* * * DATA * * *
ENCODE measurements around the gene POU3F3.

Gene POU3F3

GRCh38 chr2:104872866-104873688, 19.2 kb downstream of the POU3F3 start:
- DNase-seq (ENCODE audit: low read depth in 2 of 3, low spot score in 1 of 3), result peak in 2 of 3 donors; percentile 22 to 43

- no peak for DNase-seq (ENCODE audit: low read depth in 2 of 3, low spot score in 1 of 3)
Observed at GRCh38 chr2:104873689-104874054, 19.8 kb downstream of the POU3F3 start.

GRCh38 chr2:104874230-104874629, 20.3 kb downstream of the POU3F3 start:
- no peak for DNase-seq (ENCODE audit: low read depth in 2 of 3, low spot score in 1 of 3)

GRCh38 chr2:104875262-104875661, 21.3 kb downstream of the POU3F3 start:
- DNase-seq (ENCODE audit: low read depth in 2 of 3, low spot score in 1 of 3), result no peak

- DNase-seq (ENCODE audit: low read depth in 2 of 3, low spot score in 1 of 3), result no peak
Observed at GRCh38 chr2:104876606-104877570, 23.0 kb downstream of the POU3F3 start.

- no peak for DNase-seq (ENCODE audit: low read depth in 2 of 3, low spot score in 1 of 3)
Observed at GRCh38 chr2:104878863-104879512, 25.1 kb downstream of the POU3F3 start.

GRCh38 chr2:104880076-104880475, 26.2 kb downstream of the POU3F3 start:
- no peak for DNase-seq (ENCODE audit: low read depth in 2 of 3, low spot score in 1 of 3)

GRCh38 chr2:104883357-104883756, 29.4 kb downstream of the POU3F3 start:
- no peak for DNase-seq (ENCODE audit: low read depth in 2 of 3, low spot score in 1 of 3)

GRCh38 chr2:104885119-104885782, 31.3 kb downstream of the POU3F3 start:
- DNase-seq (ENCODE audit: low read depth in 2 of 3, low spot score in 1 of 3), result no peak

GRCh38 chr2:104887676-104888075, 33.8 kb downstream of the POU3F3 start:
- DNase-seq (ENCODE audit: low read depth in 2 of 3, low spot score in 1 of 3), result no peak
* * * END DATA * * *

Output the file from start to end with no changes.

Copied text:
ENCODE measurements around the gene POU3F3.

Gene POU3F3

GRCh38 chr2:104872866-104873688, 19.2 kb downstream of the POU3F3 start:
- DNase-seq (ENCODE audit: low read depth in 2 of 3, low spot score in 1 of 3), result peak in 2 of 3 donors; percentile 22 to 43

- no peak for DNase-seq (ENCODE audit: low read depth in 2 of 3, low spot score in 1 of 3)
Observed at GRCh38 chr2:104873689-104874054, 19.8 kb downstream of the POU3F3 start.

GRCh38 chr2:104874230-104874629, 20.3 kb downstream of the POU3F3 start:
- no peak for DNase-seq (ENCODE audit: low read depth in 2 of 3, low spot score in 1 of 3)

GRCh38 chr2:104875262-104875661, 21.3 kb downstream of the POU3F3 start:
- DNase-seq (ENCODE audit: low read depth in 2 of 3, low spot score in 1 of 3), result no peak

- DNase-seq (ENCODE audit: low read depth in 2 of 3, low spot score in 1 of 3), result no peak
Observed at GRCh38 chr2:104876606-104877570, 23.0 kb downstream of the POU3F3 start.

- no peak for DNase-seq (ENCODE audit: low read depth in 2 of 3, low spot score in 1 of 3)
Observed at GRCh38 chr2:104878863-104879512, 25.1 kb downstream of the POU3F3 start.

GRCh38 chr2:104880076-104880475, 26.2 kb downstream of the POU3F3 start:
- no peak for DNase-seq (ENCODE audit: low read depth in 2 of 3, low spot score in 1 of 3)

GRCh38 chr2:104883357-104883756, 29.4 kb downstream of the POU3F3 start:
- no peak for DNase-seq (ENCODE audit: low read depth in 2 of 3, low spot score in 1 of 3)

GRCh38 chr2:104885119-104885782, 31.3 kb downstream of the POU3F3 start:
- DNase-seq (ENCODE audit: low read depth in 2 of 3, low spot score in 1 of 3), result no peak

GRCh38 chr2:104887676-104888075, 33.8 kb downstream of the POU3F3 start:
- DNase-seq (ENCODE audit: low read depth in 2 of 3, low spot score in 1 of 3), result no peak